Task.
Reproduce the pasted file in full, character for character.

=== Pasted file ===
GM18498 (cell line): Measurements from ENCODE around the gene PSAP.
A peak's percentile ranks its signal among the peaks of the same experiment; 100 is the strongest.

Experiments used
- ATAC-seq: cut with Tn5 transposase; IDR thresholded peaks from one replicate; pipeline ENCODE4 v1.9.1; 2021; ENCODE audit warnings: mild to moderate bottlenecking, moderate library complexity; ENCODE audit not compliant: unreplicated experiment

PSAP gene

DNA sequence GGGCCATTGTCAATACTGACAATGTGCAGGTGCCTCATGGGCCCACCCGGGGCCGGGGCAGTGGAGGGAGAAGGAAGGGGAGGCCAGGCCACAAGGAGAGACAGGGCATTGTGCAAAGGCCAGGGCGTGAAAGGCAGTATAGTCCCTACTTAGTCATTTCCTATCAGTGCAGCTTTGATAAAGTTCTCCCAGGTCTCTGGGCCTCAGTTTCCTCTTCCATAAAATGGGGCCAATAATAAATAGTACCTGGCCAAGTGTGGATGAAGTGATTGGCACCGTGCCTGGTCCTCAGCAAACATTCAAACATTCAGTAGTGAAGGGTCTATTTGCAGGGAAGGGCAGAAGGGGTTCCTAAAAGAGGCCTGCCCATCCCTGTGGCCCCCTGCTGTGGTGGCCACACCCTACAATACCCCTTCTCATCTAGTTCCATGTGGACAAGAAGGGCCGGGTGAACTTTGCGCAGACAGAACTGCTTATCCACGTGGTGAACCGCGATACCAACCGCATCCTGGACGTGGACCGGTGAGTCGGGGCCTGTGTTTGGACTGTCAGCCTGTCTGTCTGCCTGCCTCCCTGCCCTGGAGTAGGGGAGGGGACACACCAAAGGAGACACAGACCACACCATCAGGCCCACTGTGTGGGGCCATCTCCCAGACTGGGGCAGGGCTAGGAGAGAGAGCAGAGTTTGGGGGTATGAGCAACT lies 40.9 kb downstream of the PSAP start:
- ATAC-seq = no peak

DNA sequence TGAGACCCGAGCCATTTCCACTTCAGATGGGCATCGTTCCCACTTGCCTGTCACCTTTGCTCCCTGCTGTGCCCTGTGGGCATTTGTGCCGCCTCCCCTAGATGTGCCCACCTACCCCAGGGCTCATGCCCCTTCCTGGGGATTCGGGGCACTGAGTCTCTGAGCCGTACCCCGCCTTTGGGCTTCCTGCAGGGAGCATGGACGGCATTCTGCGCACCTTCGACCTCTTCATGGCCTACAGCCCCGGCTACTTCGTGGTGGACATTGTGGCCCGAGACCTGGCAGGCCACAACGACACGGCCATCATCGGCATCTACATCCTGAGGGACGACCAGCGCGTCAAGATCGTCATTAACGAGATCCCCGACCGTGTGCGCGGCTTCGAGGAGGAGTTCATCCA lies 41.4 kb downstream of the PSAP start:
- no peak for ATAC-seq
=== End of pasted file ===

GM18498 (cell line): Measurements from ENCODE around the gene PSAP.
A peak's percentile ranks its signal among the peaks of the same experiment; 100 is the strongest.

Experiments used
- ATAC-seq: cut with Tn5 transposase; IDR thresholded peaks from one replicate; pipeline ENCODE4 v1.9.1; 2021; ENCODE audit warnings: mild to moderate bottlenecking, moderate library complexity; ENCODE audit not compliant: unreplicated experiment

PSAP gene

DNA sequence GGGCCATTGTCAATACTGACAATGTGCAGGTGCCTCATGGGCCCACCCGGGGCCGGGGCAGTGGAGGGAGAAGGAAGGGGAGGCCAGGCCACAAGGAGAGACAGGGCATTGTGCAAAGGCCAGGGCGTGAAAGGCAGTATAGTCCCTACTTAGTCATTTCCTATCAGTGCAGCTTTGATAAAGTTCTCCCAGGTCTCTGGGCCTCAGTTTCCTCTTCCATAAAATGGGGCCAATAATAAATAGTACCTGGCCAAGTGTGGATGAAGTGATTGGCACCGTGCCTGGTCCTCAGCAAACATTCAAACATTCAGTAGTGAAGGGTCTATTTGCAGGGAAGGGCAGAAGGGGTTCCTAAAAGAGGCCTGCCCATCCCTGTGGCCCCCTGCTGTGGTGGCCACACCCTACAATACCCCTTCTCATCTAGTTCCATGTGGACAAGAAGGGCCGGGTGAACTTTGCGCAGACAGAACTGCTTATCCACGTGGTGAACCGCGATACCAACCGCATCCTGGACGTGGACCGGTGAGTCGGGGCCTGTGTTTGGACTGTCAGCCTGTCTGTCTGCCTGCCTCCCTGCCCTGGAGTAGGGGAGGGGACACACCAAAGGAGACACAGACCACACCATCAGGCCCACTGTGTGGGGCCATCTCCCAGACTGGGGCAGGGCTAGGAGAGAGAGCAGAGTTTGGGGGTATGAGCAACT lies 40.9 kb downstream of the PSAP start:
- ATAC-seq = no peak

DNA sequence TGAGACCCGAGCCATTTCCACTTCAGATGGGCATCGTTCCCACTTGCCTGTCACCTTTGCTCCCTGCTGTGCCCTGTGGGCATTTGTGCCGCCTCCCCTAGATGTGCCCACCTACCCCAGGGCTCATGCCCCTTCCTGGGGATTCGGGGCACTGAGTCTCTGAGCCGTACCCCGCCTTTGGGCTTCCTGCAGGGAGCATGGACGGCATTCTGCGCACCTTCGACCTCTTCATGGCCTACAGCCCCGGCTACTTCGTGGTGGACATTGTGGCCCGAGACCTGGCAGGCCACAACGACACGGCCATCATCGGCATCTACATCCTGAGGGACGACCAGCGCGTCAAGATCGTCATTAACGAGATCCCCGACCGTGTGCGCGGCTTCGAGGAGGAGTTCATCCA lies 41.4 kb downstream of the PSAP start:
- no peak for ATAC-seq